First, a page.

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When you are making serious steps towards adding a conservatory to your house, it’s easy to get lost in the thoughts of its design, how it will function, and the overall benefits it will provide.

First, however, you mustn’t overlook one important aspect: conservatory planning permission.

If you decide to go forward and complete a building project without planning permission, this could lead to serious ramifications. One example is if your new structure fails to meet regulations. If this happens, there’s the possibility you’ll need to demolish the structure – and all of the cost lies on you. Also, selling your home if regulations and planning permission approval hasn’t been achieved will be difficult.

However, is this the case with a conservatory? And do you need planning permission?

Well, the answer, for the most part, is ‘No’. However, if you meet certain conditions, you can avoid planning permission. Building regulation approval is still required, of course, but conservatories are seen as permitted developments.

This is thanks to building regulations for modern conservatories being relaxed in England. However, even if you believe you meet all conditions, you still need to check with your local council if planning permission is necessary.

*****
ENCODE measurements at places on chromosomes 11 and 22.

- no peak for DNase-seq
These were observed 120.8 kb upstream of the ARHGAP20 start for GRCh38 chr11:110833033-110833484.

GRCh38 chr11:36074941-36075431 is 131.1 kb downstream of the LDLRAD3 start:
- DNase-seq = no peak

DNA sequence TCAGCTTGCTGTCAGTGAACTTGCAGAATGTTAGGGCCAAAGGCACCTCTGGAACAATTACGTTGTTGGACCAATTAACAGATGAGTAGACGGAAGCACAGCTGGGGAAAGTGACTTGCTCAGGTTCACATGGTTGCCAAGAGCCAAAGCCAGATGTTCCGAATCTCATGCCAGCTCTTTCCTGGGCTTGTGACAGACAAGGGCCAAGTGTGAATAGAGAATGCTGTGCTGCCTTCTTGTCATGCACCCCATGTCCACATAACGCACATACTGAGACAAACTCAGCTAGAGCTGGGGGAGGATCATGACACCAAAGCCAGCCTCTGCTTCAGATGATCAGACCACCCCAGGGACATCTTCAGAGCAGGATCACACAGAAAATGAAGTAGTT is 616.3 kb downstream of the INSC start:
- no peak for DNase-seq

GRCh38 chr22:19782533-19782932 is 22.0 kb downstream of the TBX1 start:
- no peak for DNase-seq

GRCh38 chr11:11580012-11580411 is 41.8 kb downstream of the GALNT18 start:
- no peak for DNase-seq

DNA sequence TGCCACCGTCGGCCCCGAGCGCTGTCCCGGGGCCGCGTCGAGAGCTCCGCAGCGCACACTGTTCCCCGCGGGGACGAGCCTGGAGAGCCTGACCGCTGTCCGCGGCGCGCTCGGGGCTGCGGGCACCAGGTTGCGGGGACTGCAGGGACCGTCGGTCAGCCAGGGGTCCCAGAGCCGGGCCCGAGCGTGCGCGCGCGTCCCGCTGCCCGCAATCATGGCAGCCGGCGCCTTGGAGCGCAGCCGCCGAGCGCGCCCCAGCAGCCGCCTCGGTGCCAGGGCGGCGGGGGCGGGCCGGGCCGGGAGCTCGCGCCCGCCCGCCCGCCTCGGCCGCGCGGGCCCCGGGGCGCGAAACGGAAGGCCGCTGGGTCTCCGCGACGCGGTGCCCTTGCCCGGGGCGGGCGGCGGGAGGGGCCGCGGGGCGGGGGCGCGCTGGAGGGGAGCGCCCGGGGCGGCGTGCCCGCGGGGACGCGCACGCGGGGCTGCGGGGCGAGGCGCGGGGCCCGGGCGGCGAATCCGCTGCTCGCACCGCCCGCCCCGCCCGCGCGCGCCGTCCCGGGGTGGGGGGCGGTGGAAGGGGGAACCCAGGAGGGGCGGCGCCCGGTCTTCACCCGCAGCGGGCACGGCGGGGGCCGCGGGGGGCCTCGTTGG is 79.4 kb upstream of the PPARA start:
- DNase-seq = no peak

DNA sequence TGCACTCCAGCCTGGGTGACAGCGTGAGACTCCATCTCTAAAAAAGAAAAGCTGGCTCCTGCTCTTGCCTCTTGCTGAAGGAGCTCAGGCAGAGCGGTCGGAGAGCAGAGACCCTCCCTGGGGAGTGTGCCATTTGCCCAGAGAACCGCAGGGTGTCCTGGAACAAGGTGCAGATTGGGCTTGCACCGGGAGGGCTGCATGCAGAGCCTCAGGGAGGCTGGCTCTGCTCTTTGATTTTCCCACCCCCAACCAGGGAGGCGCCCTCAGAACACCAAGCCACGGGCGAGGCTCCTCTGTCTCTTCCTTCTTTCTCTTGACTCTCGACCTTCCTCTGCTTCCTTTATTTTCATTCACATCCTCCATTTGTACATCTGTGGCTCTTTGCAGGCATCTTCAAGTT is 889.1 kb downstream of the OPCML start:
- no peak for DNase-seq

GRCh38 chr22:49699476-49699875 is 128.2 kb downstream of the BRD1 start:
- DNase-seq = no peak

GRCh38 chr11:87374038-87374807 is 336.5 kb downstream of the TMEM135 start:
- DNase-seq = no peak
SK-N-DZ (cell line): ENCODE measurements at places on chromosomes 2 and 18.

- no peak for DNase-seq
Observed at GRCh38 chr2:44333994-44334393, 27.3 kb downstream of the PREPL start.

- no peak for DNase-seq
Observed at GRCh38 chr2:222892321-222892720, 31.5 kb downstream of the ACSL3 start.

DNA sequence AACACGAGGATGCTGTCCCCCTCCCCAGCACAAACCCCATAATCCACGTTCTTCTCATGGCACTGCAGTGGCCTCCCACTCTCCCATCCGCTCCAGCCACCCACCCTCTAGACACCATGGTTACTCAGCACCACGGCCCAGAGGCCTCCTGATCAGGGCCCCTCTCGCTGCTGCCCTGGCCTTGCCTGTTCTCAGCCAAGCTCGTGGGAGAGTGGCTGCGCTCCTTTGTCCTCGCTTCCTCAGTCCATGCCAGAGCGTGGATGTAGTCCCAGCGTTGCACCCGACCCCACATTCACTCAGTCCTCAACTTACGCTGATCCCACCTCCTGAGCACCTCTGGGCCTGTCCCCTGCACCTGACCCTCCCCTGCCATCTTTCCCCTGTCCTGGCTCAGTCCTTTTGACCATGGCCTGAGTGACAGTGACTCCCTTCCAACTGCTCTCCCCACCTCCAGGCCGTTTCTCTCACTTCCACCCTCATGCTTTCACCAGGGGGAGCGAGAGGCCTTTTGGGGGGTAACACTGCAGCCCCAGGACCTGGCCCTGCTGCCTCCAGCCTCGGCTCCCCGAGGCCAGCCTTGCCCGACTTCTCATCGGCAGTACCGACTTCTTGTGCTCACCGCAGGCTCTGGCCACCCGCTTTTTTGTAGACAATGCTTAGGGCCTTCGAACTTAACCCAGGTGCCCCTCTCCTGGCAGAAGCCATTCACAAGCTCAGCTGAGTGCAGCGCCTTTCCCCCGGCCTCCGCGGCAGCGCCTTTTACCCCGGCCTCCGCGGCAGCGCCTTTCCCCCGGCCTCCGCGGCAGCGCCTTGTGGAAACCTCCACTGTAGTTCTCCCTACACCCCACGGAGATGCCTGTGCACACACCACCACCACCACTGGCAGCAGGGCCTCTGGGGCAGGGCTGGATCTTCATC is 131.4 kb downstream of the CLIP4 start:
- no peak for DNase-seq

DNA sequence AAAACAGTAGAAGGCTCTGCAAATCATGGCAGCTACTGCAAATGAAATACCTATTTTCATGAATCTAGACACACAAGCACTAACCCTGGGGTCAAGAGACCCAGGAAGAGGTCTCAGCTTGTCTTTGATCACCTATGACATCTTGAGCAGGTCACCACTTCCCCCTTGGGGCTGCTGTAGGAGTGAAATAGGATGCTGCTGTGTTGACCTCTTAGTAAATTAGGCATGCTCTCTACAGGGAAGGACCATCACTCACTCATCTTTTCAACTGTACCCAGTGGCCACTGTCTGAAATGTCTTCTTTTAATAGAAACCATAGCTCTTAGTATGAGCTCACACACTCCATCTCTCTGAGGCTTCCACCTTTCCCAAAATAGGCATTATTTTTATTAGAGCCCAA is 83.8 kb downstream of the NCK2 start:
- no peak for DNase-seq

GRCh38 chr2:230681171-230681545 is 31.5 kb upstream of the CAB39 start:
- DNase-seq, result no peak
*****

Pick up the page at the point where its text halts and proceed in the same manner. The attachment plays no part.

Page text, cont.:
conservatory planning permissionWhat conservatory builds avoid planning permission?

As the leading conservatory design Surrey company, we will always craft designs for planning permission regulations. Yet, in what ways can you avoid needing to go the planning permission route?

If your house is terraced or semi-detached, the size limit is currently six metres. A detached house can extend to eight metres. The height limit for both is four metres, although families can install a two-storey conservatory.

There are other conditions you need to meet when installing a conservatory. The structure cannot cover over 50% of the garden. The top point of the conservatory roof cannot be higher than the eaves of your home’s roof. Also, side extensions cannot go beyond 50% of the house’s width.

Another essential point is considering your neighbours and their living space. Your conservatory cannot negatively impact their space. The reason is that under the ‘Neighbour Consultation Scheme’, they can raise objections to your extension. If this happens, it can lead to significant delays in your project.

What is the wait time for approval?

If planning permission is necessary, the sad news is you will have to put your conservatory dream on hold.

The first step you need to complete a relevant application form. This will include floor plans and details which describe the conservatory plan in full. A fee will also need to be paid to cover administrative costs. After this, you will typically have to wait two months for a decision from your local council.

What happens if the planning permission is denied?

You can discuss what changes need to be made and submit amended designs. Alternatively, you can appeal against the decision.

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